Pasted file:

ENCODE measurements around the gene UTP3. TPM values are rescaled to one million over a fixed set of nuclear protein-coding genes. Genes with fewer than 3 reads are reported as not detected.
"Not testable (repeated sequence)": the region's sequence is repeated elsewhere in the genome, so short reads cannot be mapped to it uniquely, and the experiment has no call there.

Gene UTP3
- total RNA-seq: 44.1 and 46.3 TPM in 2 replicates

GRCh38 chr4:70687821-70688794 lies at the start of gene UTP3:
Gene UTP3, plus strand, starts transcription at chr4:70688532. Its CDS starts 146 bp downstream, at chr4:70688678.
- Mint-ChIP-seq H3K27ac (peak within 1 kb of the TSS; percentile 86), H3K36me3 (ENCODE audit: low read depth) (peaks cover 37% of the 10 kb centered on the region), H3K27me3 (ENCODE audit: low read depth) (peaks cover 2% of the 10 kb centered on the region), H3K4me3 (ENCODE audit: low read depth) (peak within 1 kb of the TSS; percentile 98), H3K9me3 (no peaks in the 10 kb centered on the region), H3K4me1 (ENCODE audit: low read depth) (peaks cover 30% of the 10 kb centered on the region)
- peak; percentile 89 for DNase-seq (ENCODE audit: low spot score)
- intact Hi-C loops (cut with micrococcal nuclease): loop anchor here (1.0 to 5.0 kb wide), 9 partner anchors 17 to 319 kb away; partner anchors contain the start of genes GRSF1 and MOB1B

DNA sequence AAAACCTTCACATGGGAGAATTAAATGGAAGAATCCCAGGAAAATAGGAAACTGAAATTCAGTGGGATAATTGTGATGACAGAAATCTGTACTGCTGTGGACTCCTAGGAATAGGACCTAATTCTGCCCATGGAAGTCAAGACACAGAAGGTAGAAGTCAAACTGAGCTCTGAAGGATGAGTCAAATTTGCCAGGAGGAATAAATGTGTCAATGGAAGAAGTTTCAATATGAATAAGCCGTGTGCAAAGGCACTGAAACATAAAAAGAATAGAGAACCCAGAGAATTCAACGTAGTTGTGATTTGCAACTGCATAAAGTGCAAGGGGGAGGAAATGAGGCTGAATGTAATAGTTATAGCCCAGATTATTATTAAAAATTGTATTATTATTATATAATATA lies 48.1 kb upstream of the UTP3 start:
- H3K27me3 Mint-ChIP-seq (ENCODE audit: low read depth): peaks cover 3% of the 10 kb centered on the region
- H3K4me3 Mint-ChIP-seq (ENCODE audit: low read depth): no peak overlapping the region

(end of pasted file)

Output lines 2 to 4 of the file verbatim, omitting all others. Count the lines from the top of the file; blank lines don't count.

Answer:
"Not testable (repeated sequence)": the region's sequence is repeated elsewhere in the genome, so short reads cannot be mapped to it uniquely, and the experiment has no call there.

Gene UTP3
- total RNA-seq: 44.1 and 46.3 TPM in 2 replicates